Cargo in UK Law

Leading Cases
  • Albazero, The (Albacruz)
    • House of Lords
    • 28 Jul 1976

    The only way in which I find it possible to rationalise the rule in Dunlop v. Lambert so that it may fit into the pattern of the English law is to treat it as an application of the principle, accepted also in relation to policies of insurance upon goods, that in a commercial contract concerning goods where it is in the contemplation of the parties that the proprietary interests in the goods may be transferred from one owner to another after the contract has been entered into and before the breach which causes loss or damage to the goods, an original party to the contract, if such be the intention of them both, is to be treated in law as having entered into the contract for the benefit of all persons who have or may acquire an interest in the goods before they are lost or damaged, and is entitled to recover by way of damages for breach of contract the actual loss sustained by those for whose benefit the contract is entered into.

  • Aries Tanker Corporation v Total Transport Ltd
    • House of Lords
    • 27 Gen 1977

    But, and I do not think that sufficient recognition to this has been given in the courts below, it is a time bar of a special kind, viz., one which extinguishes the claim (cf. Article 29 of the Warsaw Convention 1929) not one which, as most English Statutes of Limitation (e.g. the Limitation Act 1939, The Maritime Conventions Act 1911), and some international Conventions (e.g. the Brussels Convention on Collisions 1910 Article 7) do, bars the remedy while leaving the claim itself in existence.

  • Antaios Compania Naviera S.A. v Salen Rederierna A.B.
    • House of Lords
    • 26 Jul 1984

    While deprecating the extension of the use of the expression "purposive construction" from the interpretation of statutes to the interpretation of private contracts, I agree with the passage I have cited from the arbitrators' award and I take this opportunity of re-stating that if detailed semantic and syntactical analysis of words in a commercial contract is going to lead to a conclusion that flouts business commonsense, it must be made to yield to business commonsense.

  • Armagas Ltd v Mundogas SA (The Ocean Frost)
    • Court of Appeal
    • 18 Oct 1984

    It is frequently very difficult to tell whether a witness is telling the truth or not; and where there is a conflict of evidence such as there was in the present case, reference to the objective facts and documents, to the witnesses' motives, and to the overall probabilities, can be of very great assistance to a judge in ascertaining the truth.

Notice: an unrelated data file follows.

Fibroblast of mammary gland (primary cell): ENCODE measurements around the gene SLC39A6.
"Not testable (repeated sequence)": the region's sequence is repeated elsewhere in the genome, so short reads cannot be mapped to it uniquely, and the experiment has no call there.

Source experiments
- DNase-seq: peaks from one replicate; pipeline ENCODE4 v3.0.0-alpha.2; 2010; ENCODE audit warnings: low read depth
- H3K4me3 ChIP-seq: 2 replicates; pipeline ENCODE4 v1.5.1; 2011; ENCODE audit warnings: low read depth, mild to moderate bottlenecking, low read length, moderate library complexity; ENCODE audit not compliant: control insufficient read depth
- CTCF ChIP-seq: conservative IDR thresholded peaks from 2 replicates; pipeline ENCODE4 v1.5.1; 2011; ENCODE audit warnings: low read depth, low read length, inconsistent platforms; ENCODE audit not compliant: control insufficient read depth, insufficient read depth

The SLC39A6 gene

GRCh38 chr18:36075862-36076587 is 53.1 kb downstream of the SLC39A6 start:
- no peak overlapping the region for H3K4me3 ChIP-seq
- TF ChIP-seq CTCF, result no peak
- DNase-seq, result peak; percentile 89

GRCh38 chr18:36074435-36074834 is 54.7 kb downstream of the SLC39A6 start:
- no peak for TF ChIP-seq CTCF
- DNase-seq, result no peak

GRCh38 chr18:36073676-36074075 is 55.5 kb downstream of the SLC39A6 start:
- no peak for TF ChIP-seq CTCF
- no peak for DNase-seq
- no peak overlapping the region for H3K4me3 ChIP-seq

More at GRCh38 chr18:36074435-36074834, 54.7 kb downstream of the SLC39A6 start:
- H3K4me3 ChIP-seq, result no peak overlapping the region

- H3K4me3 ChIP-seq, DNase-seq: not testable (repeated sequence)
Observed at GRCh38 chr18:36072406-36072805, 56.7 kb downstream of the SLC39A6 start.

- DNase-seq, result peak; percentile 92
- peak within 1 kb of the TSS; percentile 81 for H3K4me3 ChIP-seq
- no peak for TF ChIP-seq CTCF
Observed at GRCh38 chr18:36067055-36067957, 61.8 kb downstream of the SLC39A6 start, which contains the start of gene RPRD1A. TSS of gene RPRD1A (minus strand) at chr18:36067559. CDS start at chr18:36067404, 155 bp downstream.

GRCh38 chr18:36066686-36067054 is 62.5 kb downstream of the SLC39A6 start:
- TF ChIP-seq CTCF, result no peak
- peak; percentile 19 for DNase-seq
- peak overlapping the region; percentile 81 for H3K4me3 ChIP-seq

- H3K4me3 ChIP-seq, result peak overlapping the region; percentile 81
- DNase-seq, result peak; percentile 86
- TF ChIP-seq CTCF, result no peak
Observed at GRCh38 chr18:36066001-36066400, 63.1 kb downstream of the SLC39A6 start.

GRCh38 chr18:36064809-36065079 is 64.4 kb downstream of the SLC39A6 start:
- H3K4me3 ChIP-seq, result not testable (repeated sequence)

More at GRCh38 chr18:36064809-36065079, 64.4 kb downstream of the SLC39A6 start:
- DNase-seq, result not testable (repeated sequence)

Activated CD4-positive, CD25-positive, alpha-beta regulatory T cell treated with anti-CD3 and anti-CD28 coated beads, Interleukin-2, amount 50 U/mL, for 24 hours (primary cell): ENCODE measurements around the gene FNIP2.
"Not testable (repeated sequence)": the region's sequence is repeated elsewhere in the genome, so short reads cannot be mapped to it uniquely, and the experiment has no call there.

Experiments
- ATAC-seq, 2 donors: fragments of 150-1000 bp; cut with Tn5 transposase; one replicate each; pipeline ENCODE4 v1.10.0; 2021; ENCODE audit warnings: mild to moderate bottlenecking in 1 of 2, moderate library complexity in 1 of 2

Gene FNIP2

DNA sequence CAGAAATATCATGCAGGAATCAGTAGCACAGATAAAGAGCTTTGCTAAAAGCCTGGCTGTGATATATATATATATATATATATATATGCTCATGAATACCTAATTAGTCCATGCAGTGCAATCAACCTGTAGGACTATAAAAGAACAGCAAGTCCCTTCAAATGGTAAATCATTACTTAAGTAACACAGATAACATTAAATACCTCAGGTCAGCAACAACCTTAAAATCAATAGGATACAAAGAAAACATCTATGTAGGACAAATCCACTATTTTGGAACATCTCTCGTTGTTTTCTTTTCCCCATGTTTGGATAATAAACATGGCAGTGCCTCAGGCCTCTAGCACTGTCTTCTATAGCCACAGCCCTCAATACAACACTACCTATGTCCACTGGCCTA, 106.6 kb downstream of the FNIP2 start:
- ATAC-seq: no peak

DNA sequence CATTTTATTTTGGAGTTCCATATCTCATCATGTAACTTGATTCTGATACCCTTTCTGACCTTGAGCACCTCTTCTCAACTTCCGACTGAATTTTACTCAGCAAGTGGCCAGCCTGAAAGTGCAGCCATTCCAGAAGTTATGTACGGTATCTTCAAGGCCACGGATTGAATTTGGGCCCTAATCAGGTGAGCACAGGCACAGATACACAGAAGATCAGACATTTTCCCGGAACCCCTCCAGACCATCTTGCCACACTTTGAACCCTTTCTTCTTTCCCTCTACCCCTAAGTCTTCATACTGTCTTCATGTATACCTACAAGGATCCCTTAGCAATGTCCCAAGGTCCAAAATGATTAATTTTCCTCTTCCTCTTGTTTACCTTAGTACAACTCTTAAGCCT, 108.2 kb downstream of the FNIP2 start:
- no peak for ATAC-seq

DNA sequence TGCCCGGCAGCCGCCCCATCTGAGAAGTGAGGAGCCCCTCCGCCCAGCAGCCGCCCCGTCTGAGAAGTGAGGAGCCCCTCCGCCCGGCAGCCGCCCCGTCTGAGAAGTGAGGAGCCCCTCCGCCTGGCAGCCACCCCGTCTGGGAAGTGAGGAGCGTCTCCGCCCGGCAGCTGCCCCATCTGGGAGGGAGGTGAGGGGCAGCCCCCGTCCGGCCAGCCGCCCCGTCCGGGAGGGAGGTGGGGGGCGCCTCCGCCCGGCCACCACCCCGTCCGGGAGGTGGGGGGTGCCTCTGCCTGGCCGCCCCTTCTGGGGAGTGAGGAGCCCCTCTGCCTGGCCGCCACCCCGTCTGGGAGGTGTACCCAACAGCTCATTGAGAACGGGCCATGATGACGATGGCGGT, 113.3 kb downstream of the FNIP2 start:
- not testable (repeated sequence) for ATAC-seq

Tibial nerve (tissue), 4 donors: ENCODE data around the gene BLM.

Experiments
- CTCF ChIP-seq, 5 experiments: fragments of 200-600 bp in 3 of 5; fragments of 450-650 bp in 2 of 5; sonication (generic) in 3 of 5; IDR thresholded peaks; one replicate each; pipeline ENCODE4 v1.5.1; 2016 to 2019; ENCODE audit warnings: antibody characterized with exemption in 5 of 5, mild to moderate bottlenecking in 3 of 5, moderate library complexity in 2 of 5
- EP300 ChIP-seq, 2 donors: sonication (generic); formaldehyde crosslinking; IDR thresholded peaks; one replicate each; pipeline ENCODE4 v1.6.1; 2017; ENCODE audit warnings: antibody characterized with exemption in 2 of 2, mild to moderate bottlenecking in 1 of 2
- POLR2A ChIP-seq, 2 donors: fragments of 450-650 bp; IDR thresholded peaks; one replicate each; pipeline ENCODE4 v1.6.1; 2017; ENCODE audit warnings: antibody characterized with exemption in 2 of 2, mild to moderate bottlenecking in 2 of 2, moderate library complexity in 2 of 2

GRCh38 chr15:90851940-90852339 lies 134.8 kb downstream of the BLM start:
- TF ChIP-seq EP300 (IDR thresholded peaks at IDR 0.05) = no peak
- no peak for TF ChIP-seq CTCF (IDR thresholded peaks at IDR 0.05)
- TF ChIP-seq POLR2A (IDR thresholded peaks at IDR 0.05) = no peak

• Mareva Compania Naviera S.A. v International Bulkcarriers S.A.
    • Court of Appeal
    • 23 Jun 1975

    In my opinion that principle applies to a creditor who has a right to be paid the debt owing to his even before he has established his right by getting judgment for it. If it appears that the debt is due and owing — and there is a danger that the debtor may dispose of his assets so as to defeat it before judgment — the Court has jurisdiction in a proper case to grant an interlocutory judgment so as to prevent his disposing of those assets. It has passed Cape Town on its way to India.

  • Leigh and Sillavan Ltd v Aliakmon Shipping Company Ltd (Aliakmon)
    • House of Lords
    • 24 Abr 1986

    My Lords, there is a long line of authority for a principle of law that, in order to enable a person to claim in negligence for loss caused to him by reason of loss of or damage to property, he must have had either the legal ownership of or a possessory title to the property concerned at the time when the loss or damage occurred, and it is not enough for him to have only had contractual rights in relation to such property which have been adversely affected by the loss of or damage to it.

  • Miramar Maritime Corporation v Holborn Oil Trading Ltd
    • House of Lords
    • 01 Gen 1984

    There must be ascribed to the words a meaning that would make good commercial sense if the Exxonvoy bill of lading were issued in any of these situations, and not some meaning that imposed upon a transferee to whom the bill of lading for goods afloat was negotiated, a financial liability of unknown extent that no business man in his senses would be willing to incur.

See all results
Books & Journal Articles
  • AIR CARGO IS TAKING OFF
    • Núm. 80-11, October 1980
    • Industrial Management & Data Systems
    AIR CARGO has become the lusty infant of the freight business. Although barely one per cent by volume of the total UK exports are sent by air, this represents more than 17 per cent in terms of valu...
  • A study of logistics infomediary in air cargo tracking
    • Núm. 103-1, February 2003
    • Industrial Management & Data Systems
    In e‐commerce, the infomediary is rapidly becoming an important business model on the Web. A low cost Web‐based infomediary for the air cargo industry can help integrate Air Cargo service providers...
  • Transportation Security SensorNet: a service‐oriented architecture for cargo monitoring
    • Núm. 13-4, November 2011
    • Journal of Systems and Information Technology
    Purpose: Security and accountability within the transportation industry are vital because cargo theft could amount to as much as $60 billion per year. Since goods are often handled by many differen...
  • Ethiopia cargo fleet upgrades.
    • Núm. 391, November 2012
    • African Business
    ...Ethiopian Airlines' new 777 Freighter fleet will enhance its tonnage and range capabilities. The 777 Freighter, the world's longest-range twin-engine freighter, can fly 9,070 km with a full payload of 112 tons with the cargo capacity of with larger p......
See all results
Law Firm Commentaries
See all results